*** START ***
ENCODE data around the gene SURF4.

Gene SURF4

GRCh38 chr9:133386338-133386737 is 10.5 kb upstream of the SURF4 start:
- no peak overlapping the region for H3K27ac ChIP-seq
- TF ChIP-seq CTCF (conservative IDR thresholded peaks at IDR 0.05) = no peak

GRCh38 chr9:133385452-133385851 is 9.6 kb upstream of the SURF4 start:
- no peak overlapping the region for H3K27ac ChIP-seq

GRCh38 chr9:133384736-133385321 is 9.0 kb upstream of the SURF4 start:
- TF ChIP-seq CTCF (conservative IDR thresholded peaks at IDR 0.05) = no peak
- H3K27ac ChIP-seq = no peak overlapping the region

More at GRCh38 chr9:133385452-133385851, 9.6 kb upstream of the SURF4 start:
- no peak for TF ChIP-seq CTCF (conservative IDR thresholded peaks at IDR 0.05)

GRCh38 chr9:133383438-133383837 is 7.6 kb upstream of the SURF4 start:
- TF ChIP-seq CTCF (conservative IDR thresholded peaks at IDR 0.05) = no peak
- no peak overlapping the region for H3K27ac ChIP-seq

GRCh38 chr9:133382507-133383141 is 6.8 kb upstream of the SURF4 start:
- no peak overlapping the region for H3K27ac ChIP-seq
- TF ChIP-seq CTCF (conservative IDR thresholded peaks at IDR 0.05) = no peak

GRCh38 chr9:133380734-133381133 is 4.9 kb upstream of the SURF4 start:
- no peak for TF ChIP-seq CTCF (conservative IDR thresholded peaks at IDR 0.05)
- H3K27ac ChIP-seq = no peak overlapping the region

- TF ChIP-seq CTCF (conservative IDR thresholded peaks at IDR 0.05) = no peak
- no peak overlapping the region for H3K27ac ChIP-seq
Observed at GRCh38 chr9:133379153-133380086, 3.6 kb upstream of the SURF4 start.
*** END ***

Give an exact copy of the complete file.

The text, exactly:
ENCODE data around the gene SURF4.

Gene SURF4

GRCh38 chr9:133386338-133386737 is 10.5 kb upstream of the SURF4 start:
- no peak overlapping the region for H3K27ac ChIP-seq
- TF ChIP-seq CTCF (conservative IDR thresholded peaks at IDR 0.05) = no peak

GRCh38 chr9:133385452-133385851 is 9.6 kb upstream of the SURF4 start:
- no peak overlapping the region for H3K27ac ChIP-seq

GRCh38 chr9:133384736-133385321 is 9.0 kb upstream of the SURF4 start:
- TF ChIP-seq CTCF (conservative IDR thresholded peaks at IDR 0.05) = no peak
- H3K27ac ChIP-seq = no peak overlapping the region

More at GRCh38 chr9:133385452-133385851, 9.6 kb upstream of the SURF4 start:
- no peak for TF ChIP-seq CTCF (conservative IDR thresholded peaks at IDR 0.05)

GRCh38 chr9:133383438-133383837 is 7.6 kb upstream of the SURF4 start:
- TF ChIP-seq CTCF (conservative IDR thresholded peaks at IDR 0.05) = no peak
- no peak overlapping the region for H3K27ac ChIP-seq

GRCh38 chr9:133382507-133383141 is 6.8 kb upstream of the SURF4 start:
- no peak overlapping the region for H3K27ac ChIP-seq
- TF ChIP-seq CTCF (conservative IDR thresholded peaks at IDR 0.05) = no peak

GRCh38 chr9:133380734-133381133 is 4.9 kb upstream of the SURF4 start:
- no peak for TF ChIP-seq CTCF (conservative IDR thresholded peaks at IDR 0.05)
- H3K27ac ChIP-seq = no peak overlapping the region

- TF ChIP-seq CTCF (conservative IDR thresholded peaks at IDR 0.05) = no peak
- no peak overlapping the region for H3K27ac ChIP-seq
Observed at GRCh38 chr9:133379153-133380086, 3.6 kb upstream of the SURF4 start.